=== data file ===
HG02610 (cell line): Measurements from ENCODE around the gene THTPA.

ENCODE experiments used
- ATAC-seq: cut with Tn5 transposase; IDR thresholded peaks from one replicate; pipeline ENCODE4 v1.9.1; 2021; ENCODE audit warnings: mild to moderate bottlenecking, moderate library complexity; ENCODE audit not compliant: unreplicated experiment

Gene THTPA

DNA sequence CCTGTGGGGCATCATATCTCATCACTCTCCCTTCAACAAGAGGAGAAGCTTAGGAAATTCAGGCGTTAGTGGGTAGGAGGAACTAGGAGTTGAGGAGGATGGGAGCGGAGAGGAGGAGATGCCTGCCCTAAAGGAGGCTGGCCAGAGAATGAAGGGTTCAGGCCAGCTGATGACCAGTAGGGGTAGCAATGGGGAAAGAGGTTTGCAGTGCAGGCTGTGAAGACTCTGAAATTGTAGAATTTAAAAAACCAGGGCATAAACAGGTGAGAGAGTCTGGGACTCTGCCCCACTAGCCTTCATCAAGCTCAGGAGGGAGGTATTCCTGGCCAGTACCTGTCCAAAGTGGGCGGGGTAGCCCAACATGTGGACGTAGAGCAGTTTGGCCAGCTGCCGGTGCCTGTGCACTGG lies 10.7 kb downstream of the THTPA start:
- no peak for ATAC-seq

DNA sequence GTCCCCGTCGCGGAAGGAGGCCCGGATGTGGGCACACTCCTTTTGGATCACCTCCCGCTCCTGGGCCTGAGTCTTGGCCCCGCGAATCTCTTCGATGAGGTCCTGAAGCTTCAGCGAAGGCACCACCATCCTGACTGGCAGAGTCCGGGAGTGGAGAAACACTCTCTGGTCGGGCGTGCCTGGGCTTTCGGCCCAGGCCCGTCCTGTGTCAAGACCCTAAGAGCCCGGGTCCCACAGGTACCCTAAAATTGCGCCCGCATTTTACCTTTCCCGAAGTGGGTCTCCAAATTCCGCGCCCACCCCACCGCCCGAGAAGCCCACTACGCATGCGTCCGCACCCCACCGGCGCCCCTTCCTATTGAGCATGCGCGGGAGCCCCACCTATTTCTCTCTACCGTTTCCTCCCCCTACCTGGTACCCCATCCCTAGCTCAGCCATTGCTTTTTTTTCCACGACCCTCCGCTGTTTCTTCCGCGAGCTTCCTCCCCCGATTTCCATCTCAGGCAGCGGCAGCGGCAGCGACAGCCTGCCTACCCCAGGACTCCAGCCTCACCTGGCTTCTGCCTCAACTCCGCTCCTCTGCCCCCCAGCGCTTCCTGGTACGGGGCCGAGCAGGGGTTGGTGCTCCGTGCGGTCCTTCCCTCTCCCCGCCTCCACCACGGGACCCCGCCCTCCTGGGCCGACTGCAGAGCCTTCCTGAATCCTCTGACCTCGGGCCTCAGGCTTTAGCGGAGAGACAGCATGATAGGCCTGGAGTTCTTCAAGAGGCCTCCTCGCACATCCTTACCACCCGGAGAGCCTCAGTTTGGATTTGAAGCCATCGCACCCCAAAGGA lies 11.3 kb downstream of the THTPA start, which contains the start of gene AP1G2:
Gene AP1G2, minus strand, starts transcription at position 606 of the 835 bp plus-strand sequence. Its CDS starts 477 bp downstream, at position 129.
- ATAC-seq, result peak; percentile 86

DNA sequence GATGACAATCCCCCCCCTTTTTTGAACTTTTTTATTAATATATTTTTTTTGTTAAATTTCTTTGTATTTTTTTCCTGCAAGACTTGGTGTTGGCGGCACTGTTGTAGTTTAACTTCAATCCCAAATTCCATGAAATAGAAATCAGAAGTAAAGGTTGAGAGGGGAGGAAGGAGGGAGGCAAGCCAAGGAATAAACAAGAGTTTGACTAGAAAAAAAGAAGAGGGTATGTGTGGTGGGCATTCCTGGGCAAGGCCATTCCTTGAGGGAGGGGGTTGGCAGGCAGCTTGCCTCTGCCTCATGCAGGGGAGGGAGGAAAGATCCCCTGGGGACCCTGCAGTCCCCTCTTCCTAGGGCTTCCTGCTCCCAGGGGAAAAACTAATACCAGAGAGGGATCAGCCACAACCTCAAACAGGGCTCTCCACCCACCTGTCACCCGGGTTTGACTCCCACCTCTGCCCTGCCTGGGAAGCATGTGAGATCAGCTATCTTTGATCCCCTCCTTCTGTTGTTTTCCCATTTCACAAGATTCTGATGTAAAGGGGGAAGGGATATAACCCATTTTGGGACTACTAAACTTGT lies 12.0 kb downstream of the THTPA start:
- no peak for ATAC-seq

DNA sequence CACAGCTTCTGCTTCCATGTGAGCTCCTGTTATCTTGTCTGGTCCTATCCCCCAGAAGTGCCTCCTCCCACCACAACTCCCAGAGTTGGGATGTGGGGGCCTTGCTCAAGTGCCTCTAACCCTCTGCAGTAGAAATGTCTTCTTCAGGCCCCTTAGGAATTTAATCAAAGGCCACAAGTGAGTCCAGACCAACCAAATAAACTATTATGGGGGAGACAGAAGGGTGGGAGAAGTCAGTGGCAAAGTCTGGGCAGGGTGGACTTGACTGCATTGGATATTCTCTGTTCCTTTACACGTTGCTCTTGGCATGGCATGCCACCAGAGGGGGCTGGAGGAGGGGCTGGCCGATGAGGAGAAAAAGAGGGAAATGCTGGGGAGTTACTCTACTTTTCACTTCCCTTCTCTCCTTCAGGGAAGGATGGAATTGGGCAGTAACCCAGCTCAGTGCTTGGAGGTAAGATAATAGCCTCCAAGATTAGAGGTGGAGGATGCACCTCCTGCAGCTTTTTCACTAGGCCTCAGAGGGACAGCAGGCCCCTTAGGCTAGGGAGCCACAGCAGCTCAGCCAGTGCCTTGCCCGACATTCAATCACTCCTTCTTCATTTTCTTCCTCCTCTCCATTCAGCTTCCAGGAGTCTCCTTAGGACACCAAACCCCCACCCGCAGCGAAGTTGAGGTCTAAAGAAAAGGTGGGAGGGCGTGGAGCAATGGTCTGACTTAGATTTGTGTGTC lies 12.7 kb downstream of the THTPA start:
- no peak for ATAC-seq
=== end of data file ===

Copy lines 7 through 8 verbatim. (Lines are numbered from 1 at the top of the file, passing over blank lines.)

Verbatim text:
DNA sequence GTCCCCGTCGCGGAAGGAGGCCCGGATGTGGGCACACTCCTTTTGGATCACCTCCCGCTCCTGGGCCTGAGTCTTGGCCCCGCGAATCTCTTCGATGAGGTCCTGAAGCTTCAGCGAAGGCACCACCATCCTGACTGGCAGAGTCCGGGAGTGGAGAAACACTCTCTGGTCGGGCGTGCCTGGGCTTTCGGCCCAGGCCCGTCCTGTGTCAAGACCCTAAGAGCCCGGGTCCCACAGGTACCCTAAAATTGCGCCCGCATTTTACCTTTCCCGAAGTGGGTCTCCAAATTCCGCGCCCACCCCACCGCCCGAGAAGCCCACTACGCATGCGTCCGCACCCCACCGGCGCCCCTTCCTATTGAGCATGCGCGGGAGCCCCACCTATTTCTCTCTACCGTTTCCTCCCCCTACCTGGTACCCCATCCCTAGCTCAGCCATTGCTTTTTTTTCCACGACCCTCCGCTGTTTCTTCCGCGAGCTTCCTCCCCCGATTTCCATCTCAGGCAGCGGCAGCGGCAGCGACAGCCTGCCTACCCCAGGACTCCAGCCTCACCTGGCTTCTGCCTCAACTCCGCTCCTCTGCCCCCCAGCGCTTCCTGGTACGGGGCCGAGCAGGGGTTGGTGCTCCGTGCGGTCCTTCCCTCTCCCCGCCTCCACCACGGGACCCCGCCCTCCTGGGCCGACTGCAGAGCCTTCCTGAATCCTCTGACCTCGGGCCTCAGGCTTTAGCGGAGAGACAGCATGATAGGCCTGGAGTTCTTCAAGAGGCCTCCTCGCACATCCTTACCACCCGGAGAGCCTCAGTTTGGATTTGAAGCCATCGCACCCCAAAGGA lies 11.3 kb downstream of the THTPA start, which contains the start of gene AP1G2:
Gene AP1G2, minus strand, starts transcription at position 606 of the 835 bp plus-strand sequence. Its CDS starts 477 bp downstream, at position 129.